Part 1: Ambiguity and Freedom
Existentialism and Ethics Theme Icon
Ambiguity, Being, and Existence Theme Icon
...try and fail to synthesize their will with the world. But even “the most optimistic” ethical systems have first focused on humans’ inevitable failures; if people did not have room for... (full context)
Existentialism and Ethics Theme Icon
Freedom Theme Icon
...human freedom implies that people can do whatever they want, that there is no true ethics. But actually, she says, it is the opposite: people are the ultimate measure of their... (full context)
Existentialism and Ethics Theme Icon
...own particular contexts. De Beauvoir wonders how “men, originally separated, [got] together” in these other ethical systems, which see them as all the same. (full context)
Existentialism and Ethics Theme Icon
Ambiguity, Being, and Existence Theme Icon
Freedom Theme Icon
Politics, Ethics, and Liberation Theme Icon
...the problem” at the center of her book. Given the notion that “there is an ethics only if there is a problem to solve,” or that ethics is about improving an... (full context)
Existentialism and Ethics Theme Icon
Freedom Theme Icon
...freedom means that people are “prohibited from wishing for anything.” Instead, she declares, whereas most ethics is about teaching people how to “win” at life, existentialism shows that people will always... (full context)
Freedom Theme Icon
De Beauvoir next asks whether “natural freedom contradict[s] the notion of ethical freedom” because we are born free, and so it makes no sense “to will oneself... (full context)
Existentialism and Ethics Theme Icon
Freedom Theme Icon
...truly free to choose it? Can they instead choose “a bad willing?” This question pervades ethics, since virtue only makes sense given the possibility of “a bad willing.” De Beauvoir cannot... (full context)
Existentialism and Ethics Theme Icon
Ambiguity, Being, and Existence Theme Icon
Freedom Theme Icon
...with the negative” means escaping the self and one’s freedom. So existentialism can have an ethics because it leaves room for an evil will, and indeed is the only philosophy that... (full context)
Existentialism and Ethics Theme Icon
Freedom Theme Icon
This might help explain why people think of existentialism as “gloomy”: there are real ethical consequences to people’s will; people can win and lose; nothing is decided in advance. There... (full context)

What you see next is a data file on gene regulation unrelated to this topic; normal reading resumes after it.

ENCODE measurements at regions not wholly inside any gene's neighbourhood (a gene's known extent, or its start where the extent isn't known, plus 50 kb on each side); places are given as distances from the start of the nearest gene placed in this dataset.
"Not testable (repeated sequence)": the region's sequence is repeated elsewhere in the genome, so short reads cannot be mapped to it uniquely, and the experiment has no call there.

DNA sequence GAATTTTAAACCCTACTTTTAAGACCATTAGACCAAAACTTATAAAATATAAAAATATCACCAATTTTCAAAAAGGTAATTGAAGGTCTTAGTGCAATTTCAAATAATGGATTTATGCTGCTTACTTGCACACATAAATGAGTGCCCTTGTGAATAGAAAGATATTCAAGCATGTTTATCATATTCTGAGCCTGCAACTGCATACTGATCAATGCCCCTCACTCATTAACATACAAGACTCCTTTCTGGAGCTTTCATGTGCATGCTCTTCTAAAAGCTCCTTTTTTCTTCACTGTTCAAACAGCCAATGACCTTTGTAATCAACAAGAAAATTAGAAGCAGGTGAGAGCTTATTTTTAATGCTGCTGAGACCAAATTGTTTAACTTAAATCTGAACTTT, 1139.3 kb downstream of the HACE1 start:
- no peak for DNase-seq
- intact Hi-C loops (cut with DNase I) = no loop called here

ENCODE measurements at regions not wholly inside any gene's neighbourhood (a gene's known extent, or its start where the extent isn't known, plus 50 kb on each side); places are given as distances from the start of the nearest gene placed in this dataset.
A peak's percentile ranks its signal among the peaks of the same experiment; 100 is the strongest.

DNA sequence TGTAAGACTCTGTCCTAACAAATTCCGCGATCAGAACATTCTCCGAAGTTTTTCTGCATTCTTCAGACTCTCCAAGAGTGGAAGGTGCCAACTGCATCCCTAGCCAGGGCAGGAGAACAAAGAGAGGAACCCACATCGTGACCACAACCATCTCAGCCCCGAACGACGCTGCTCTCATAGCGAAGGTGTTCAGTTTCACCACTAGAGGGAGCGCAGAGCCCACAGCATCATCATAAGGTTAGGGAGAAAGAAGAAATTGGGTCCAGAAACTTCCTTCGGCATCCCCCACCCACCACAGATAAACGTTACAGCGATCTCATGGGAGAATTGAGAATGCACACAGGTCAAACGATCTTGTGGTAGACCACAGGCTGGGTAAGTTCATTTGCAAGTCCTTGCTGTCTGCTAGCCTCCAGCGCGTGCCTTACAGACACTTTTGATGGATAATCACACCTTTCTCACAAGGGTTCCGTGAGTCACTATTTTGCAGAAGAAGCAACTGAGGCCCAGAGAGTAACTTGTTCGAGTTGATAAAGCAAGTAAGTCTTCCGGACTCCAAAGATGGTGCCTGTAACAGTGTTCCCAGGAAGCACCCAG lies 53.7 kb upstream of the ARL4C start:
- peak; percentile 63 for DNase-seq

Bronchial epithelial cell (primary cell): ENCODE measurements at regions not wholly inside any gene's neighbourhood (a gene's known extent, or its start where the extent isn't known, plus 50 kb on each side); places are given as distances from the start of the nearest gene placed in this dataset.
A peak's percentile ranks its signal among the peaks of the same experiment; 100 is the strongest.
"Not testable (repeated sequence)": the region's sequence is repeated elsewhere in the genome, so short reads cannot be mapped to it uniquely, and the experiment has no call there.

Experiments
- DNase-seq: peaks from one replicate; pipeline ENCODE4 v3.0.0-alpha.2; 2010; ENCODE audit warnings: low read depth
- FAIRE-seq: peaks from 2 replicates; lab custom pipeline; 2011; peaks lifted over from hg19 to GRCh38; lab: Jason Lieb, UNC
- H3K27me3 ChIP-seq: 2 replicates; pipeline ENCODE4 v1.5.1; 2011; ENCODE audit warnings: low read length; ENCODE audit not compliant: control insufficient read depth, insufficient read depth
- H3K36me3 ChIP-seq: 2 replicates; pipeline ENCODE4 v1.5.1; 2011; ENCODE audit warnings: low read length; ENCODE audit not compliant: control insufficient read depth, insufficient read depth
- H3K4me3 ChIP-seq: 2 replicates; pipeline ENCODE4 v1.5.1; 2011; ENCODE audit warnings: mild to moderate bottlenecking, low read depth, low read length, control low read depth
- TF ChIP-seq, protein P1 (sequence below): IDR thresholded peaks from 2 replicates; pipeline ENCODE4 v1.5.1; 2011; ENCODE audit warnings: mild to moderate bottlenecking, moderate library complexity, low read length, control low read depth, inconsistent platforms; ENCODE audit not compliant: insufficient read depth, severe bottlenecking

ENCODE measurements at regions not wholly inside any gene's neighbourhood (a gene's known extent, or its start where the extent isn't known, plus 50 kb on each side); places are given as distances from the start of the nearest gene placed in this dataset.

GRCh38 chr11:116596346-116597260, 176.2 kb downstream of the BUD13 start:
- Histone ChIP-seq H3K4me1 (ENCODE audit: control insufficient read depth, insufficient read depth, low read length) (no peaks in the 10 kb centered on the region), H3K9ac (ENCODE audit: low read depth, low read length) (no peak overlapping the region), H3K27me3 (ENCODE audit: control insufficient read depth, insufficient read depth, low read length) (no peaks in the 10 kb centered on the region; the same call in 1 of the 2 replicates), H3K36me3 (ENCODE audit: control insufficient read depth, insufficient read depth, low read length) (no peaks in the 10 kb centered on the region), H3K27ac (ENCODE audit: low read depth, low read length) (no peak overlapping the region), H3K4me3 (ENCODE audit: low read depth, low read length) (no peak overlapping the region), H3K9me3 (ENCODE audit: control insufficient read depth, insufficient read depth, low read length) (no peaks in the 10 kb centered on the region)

Part 2: Personal Freedom and Others
Freedom Theme Icon
Politics, Ethics, and Liberation Theme Icon
...subject who initiated it; subjectivity requires other people to eventually carry it forward. Like any ethics, existentialism concerns what the individual can and should do, but this does not make it... (full context)
Existentialism and Ethics Theme Icon
Freedom Theme Icon
Politics, Ethics, and Liberation Theme Icon
...on their individual places and relationships with others. And yet people’s relations to others pose ethical problems, which are the subject of de Beauvoir’s third and final section. (full context)
Part 3: The Positive Aspect of Ambiguity, Section 3: The Antinomies of Action
Freedom Theme Icon
Politics, Ethics, and Liberation Theme Icon
...men.” But most “doctrine[s] of action” find this idea “so bitter,” because it means that ethical failure is inevitable, that they simply refuse to see what they are giving up as... (full context)
Part 3: The Positive Aspect of Ambiguity, Section 5: Ambiguity
Ambiguity, Being, and Existence Theme Icon
...never have any meaning at all). With absurdity or “the finished rationalization of the real,” ethics is impossible; in reality, ethics is a function of ambiguity, man’s attempt “to save his... (full context)
Freedom Theme Icon
Politics, Ethics, and Liberation Theme Icon
...to ask “what must be done, practically?” because this depends on everyone’s individual situation. Accordingly, “ethics […] can merely propose methods” and people must apply the process of questioning in their... (full context)
Politics, Ethics, and Liberation Theme Icon
Nevertheless, de Beauvoir thinks she can still clarify the criteria of such ethical decision-making further. First, “the individual as such” must be the end of actions, rather than... (full context)
Politics, Ethics, and Liberation Theme Icon
...absolutely weigh the benefits and costs of any decision: such decisions always involve free—and therefore ethical—choice. (full context)
Existentialism and Ethics Theme Icon
Politics, Ethics, and Liberation Theme Icon
Ethics is in fact about making the easy difficult, which is also the purpose of internal... (full context)
Conclusion
Existentialism and Ethics Theme Icon
Politics, Ethics, and Liberation Theme Icon
De Beauvoir asks if her ethics is “individualistic.” On the one hand, it puts the individual at the center, as the... (full context)
Existentialism and Ethics Theme Icon
Ambiguity, Being, and Existence Theme Icon
Freedom Theme Icon
...must be limited. This is probably why people see existentialism as gloomy—they are used to ethics being considered from a comfortingly inhuman perspective: “the plane of the universal, thus, of the... (full context)